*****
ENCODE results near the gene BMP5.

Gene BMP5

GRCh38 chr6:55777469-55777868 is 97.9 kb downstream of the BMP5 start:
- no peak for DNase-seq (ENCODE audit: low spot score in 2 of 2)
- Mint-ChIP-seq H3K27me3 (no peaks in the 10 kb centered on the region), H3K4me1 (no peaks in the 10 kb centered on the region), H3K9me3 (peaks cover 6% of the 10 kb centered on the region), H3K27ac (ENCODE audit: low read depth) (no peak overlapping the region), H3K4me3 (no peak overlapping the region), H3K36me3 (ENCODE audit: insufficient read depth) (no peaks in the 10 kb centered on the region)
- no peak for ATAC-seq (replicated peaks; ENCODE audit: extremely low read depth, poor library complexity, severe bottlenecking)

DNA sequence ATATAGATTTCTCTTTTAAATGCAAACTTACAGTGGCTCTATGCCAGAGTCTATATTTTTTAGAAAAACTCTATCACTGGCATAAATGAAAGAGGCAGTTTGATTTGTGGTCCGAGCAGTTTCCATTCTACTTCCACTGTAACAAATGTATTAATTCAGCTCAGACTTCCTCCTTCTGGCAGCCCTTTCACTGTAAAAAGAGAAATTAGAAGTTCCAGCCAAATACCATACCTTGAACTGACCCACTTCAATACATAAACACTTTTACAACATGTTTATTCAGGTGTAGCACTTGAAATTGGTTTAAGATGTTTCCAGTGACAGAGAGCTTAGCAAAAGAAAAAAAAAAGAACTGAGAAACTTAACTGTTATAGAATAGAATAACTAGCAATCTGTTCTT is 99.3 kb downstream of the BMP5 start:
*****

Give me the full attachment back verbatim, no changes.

ENCODE results near the gene BMP5.

Gene BMP5

GRCh38 chr6:55777469-55777868 is 97.9 kb downstream of the BMP5 start:
- no peak for DNase-seq (ENCODE audit: low spot score in 2 of 2)
- Mint-ChIP-seq H3K27me3 (no peaks in the 10 kb centered on the region), H3K4me1 (no peaks in the 10 kb centered on the region), H3K9me3 (peaks cover 6% of the 10 kb centered on the region), H3K27ac (ENCODE audit: low read depth) (no peak overlapping the region), H3K4me3 (no peak overlapping the region), H3K36me3 (ENCODE audit: insufficient read depth) (no peaks in the 10 kb centered on the region)
- no peak for ATAC-seq (replicated peaks; ENCODE audit: extremely low read depth, poor library complexity, severe bottlenecking)

DNA sequence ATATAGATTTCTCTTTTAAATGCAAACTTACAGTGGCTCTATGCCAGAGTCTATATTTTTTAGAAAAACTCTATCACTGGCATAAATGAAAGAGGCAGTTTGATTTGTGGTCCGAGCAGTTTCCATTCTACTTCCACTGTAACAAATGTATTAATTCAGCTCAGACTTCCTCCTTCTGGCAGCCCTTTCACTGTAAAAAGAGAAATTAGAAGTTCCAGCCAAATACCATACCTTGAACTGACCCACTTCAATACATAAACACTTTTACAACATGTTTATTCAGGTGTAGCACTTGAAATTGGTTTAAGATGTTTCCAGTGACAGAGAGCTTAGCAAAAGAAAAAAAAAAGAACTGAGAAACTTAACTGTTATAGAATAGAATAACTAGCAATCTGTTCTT is 99.3 kb downstream of the BMP5 start: